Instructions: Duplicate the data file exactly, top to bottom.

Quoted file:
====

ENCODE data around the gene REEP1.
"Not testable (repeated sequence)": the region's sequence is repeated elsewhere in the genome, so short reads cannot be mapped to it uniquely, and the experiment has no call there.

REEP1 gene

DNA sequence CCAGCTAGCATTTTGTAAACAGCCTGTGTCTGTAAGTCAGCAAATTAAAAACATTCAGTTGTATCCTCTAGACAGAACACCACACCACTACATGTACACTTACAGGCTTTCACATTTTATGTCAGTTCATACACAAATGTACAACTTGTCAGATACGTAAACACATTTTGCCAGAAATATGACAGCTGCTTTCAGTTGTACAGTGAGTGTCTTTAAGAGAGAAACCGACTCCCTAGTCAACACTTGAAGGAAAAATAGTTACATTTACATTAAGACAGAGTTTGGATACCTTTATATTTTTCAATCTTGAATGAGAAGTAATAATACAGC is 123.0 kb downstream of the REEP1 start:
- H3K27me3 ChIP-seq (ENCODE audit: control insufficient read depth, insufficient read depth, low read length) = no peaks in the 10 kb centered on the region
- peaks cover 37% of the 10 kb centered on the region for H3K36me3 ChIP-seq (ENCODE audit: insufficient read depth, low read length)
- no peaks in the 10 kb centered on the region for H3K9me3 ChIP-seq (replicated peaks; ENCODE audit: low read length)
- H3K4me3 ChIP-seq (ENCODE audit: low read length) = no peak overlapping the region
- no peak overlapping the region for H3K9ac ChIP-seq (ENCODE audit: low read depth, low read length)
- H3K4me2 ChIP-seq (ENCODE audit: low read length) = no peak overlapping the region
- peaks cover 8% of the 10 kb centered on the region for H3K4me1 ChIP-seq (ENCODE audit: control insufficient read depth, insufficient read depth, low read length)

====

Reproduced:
ENCODE data around the gene REEP1.
"Not testable (repeated sequence)": the region's sequence is repeated elsewhere in the genome, so short reads cannot be mapped to it uniquely, and the experiment has no call there.

REEP1 gene

DNA sequence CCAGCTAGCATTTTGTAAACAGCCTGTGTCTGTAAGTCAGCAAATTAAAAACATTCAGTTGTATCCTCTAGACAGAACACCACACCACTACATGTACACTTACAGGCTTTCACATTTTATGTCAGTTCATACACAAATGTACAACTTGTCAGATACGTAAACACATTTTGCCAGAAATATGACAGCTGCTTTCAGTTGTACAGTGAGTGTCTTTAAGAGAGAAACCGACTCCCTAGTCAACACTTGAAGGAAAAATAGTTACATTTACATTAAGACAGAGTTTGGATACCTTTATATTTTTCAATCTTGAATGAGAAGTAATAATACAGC is 123.0 kb downstream of the REEP1 start:
- H3K27me3 ChIP-seq (ENCODE audit: control insufficient read depth, insufficient read depth, low read length) = no peaks in the 10 kb centered on the region
- peaks cover 37% of the 10 kb centered on the region for H3K36me3 ChIP-seq (ENCODE audit: insufficient read depth, low read length)
- no peaks in the 10 kb centered on the region for H3K9me3 ChIP-seq (replicated peaks; ENCODE audit: low read length)
- H3K4me3 ChIP-seq (ENCODE audit: low read length) = no peak overlapping the region
- no peak overlapping the region for H3K9ac ChIP-seq (ENCODE audit: low read depth, low read length)
- H3K4me2 ChIP-seq (ENCODE audit: low read length) = no peak overlapping the region
- peaks cover 8% of the 10 kb centered on the region for H3K4me1 ChIP-seq (ENCODE audit: control insufficient read depth, insufficient read depth, low read length)